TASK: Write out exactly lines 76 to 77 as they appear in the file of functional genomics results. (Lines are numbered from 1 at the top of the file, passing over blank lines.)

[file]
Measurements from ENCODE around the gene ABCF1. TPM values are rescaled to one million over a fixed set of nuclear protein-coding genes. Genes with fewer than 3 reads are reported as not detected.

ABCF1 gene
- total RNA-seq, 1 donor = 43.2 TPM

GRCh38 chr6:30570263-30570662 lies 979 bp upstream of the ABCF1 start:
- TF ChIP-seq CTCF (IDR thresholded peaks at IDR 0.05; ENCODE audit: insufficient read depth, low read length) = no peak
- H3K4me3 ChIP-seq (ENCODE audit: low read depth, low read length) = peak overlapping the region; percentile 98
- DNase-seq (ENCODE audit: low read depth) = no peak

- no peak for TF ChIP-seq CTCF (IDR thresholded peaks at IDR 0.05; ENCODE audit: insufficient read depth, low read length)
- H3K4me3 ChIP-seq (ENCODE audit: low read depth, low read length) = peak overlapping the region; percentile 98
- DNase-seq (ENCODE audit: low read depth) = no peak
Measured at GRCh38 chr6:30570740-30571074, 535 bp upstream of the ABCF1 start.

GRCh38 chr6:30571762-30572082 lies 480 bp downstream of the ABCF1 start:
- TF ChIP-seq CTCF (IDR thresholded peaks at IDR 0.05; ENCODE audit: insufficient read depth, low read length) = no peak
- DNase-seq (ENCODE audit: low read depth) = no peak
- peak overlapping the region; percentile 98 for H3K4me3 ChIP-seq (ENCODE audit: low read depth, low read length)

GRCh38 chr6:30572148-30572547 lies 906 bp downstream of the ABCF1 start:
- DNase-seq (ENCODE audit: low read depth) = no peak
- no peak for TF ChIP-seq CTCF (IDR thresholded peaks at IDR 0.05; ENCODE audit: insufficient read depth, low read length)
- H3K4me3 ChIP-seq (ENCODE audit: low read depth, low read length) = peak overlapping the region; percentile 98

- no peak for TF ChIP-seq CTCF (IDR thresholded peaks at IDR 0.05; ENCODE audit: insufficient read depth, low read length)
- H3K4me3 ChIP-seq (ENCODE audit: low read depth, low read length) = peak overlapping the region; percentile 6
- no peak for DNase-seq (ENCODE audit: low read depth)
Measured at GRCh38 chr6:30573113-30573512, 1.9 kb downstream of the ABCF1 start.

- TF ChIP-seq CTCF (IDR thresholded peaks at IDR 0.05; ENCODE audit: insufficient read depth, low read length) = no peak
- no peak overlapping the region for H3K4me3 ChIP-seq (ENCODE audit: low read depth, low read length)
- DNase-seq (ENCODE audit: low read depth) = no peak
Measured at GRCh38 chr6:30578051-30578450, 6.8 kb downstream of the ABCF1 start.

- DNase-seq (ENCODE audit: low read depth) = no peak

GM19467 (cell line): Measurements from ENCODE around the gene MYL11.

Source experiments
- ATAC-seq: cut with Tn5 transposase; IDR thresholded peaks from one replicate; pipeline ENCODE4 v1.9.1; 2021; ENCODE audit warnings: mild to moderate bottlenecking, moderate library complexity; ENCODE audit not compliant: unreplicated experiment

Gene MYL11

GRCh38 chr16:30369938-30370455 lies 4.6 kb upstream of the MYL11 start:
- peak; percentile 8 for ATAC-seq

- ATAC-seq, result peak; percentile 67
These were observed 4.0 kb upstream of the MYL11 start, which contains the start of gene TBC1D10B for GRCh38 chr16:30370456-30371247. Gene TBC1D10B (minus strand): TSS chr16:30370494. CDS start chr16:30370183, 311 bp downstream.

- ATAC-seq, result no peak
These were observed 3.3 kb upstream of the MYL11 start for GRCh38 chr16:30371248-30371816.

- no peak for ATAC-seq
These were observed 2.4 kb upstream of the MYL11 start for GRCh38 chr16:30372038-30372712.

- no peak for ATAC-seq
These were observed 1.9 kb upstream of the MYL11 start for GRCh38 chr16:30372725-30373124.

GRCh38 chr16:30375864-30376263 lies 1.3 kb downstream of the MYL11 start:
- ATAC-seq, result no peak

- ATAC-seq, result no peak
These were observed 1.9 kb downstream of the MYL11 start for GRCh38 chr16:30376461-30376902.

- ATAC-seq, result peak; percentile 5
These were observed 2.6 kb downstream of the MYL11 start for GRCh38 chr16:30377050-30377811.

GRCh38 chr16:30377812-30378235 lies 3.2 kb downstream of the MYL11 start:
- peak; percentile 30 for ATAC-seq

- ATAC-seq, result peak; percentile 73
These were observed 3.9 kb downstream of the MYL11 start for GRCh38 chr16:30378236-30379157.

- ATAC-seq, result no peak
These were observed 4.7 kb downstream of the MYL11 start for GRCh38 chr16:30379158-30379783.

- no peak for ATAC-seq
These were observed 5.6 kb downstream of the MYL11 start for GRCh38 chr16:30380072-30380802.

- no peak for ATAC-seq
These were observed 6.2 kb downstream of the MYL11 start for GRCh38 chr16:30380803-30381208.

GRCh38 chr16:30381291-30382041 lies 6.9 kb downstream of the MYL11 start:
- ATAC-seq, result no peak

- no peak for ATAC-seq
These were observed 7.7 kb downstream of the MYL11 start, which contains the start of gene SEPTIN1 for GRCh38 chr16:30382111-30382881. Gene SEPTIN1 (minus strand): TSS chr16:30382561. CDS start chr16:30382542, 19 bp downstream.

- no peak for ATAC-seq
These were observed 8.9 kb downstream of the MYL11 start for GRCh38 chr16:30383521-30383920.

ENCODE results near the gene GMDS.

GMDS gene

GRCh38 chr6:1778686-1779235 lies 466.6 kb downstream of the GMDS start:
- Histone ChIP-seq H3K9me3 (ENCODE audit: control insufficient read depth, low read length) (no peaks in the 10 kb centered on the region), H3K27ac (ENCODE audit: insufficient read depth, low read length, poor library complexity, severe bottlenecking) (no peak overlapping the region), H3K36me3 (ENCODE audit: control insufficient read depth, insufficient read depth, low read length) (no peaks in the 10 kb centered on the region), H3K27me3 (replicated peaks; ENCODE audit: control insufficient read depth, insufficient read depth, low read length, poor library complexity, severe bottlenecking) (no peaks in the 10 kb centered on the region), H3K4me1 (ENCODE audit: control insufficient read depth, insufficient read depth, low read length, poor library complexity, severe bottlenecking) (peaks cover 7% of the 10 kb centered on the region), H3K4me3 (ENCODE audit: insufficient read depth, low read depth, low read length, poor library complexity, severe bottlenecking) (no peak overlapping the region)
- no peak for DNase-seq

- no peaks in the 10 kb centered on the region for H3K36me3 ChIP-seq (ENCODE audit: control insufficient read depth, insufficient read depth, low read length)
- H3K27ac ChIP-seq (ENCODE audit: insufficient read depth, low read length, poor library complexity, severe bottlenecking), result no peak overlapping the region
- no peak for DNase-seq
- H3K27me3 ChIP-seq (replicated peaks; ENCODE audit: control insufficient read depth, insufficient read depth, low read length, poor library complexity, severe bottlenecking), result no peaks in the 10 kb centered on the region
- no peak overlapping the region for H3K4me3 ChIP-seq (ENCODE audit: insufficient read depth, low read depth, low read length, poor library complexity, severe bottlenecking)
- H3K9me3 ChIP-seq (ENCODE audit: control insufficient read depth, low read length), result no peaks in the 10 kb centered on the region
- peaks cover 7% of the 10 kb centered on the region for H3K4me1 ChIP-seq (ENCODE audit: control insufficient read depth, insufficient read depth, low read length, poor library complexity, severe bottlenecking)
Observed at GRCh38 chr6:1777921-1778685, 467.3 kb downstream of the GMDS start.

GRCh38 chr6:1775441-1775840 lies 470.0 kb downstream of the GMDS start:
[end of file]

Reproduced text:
- peaks cover 7% of the 10 kb centered on the region for H3K4me1 ChIP-seq (ENCODE audit: control insufficient read depth, insufficient read depth, low read length, poor library complexity, severe bottlenecking)
Observed at GRCh38 chr6:1777921-1778685, 467.3 kb downstream of the GMDS start.